COLUMBUS, Ohio (WCMH) — A trailblazing journalist and activist was honored by the City of Columbus as she prepares to observe her 100th birthday.

Ann B. Walker was honored with a resolution passed by Columbus City Council during its meeting on Monday.

Walker served as the first woman broadcaster to report on the Ohio legislature while working at NBC4. She later worked as the station’s and city’s first woman in broadcast management.

Ann B. Walker. (NBC4 File Photo)

Walker’s career started at a young age and said her career with NBC4 started after she interviewed Dr. Martin Luther King Jr.

“Dr. King came to Columbus and he said he only wanted to do an interview with a Black reporter and Columbus didn’t have any, so I was called,” Walker, who celebrates her birthday on Wednesday, said.

But Walker’s journey soon took her away from her hometown. In 1980, she was appointed by President Jimmy Carter to a role in the White House Public Affairs Office, which made her Franklin County’s first Black woman to receive a presidential appointment.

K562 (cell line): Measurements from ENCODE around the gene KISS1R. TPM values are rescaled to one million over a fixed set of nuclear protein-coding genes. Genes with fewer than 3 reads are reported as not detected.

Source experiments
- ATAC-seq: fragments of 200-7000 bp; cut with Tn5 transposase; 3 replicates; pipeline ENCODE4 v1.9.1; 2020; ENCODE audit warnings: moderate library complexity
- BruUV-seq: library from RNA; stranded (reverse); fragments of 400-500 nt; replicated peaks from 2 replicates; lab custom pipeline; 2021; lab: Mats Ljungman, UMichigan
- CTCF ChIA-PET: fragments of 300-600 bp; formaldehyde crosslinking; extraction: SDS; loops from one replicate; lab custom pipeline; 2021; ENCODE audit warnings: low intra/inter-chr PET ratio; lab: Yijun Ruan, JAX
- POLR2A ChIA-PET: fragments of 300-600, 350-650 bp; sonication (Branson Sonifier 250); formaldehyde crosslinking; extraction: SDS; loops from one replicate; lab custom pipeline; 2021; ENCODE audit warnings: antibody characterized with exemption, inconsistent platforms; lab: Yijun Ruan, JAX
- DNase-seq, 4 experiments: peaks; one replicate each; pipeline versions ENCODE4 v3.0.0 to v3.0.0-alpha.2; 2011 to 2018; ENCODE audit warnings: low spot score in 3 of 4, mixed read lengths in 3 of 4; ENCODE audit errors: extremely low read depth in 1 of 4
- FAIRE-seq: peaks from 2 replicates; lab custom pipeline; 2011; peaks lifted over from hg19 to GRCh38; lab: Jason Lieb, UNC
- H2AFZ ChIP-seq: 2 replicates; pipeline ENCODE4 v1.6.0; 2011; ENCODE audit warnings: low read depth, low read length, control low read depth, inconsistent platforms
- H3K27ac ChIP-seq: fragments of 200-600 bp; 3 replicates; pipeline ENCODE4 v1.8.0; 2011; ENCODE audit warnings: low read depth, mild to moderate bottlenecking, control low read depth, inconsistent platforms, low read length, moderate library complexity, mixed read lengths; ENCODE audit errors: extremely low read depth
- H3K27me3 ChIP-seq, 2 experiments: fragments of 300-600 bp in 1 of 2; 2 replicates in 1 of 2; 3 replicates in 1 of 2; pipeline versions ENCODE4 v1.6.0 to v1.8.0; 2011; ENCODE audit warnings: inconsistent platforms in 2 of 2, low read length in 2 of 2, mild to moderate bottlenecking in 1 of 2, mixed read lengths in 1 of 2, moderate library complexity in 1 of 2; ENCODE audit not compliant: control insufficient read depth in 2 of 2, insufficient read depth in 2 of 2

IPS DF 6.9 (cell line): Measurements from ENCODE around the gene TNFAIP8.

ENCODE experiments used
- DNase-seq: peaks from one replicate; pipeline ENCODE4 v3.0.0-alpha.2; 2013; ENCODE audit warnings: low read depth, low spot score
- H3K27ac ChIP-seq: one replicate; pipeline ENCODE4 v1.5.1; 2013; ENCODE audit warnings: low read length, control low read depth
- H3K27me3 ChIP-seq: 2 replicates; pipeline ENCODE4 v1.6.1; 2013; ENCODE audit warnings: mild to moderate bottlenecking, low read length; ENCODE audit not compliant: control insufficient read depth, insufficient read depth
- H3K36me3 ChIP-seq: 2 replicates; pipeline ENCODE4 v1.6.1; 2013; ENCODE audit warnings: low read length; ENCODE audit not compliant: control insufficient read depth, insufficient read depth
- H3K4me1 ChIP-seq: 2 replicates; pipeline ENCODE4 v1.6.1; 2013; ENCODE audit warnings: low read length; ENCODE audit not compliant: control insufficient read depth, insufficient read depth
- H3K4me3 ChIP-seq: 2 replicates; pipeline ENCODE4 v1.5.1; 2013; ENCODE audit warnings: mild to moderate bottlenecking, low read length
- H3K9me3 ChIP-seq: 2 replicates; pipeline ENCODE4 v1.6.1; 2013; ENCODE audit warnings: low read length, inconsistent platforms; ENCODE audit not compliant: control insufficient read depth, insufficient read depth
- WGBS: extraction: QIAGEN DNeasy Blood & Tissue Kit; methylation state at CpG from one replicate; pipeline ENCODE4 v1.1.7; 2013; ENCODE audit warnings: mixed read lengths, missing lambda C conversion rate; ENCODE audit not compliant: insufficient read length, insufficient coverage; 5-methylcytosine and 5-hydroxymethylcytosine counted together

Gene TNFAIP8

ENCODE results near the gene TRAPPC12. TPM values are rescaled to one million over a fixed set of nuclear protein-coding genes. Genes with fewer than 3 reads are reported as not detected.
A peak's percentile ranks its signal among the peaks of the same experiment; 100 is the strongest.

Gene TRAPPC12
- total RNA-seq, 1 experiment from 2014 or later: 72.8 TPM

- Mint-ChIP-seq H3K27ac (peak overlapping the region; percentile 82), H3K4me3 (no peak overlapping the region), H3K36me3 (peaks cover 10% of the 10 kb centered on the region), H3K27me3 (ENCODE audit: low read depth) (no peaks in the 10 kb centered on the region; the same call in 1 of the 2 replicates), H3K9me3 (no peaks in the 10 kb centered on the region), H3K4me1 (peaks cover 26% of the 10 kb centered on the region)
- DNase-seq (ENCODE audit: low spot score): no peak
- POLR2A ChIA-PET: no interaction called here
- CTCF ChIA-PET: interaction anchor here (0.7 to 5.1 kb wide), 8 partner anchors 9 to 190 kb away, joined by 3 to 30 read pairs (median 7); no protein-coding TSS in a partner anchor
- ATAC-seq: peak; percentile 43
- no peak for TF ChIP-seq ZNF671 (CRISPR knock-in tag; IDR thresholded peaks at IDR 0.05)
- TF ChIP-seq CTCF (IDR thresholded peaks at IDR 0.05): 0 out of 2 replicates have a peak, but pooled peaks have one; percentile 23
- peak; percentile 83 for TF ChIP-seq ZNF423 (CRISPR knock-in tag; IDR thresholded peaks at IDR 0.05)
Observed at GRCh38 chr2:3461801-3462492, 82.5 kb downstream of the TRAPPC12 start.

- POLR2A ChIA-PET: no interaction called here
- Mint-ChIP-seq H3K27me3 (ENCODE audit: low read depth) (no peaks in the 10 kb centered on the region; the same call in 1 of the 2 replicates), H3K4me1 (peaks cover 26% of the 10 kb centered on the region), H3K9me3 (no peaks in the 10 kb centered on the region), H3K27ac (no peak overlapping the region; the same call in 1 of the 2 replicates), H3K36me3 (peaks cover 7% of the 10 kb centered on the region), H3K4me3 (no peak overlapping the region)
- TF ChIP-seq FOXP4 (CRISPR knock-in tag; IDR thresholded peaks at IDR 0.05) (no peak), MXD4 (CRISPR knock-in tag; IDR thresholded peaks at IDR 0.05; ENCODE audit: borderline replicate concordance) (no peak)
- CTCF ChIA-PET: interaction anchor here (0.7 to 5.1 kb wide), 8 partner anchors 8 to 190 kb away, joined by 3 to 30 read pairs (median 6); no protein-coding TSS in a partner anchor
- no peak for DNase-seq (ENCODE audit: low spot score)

She started her career as a journalist for the Ohio Sentinel, working as an editor and author of the popular “Ann Walker’s Party Line” column. She later served several roles at Columbus’ WVKO-AM radio, including as an on-air host.

Along the way, Walker interviewed several important figures, including King, political activist Angela Davis, and then-Democratic presidential candidate Carter.

Walker said she was known as the person you could turn to for help.

“I was always in a position where I was helping to educate folks, but then, I got an education, too,” Walker said.

Ann B. Walker. (NBC4 File Photo)

As NBC4’s community services director, Walker said she realized she was passionate about opening doors for others.

“I’m proud of the number of people I moved into the business,” she said. “I think that doors were opened for me and I think that I had an obligation to open doors for other people.”

Walker said she takes pride in the work she did that helped other women and people of color in the journalism field.

“So even though I sound glib when I talk about the glass ceiling, I’m serious,” she said. “If you have to crush it, if you have to shatter it, if you have to push it to help somebody get through, do it.”

In 2021, the city of Columbus dedicated a plaza to Walker in the King-Lincoln Bronzeville neighborhood. She is also featured on the Long Street Cultural Wall.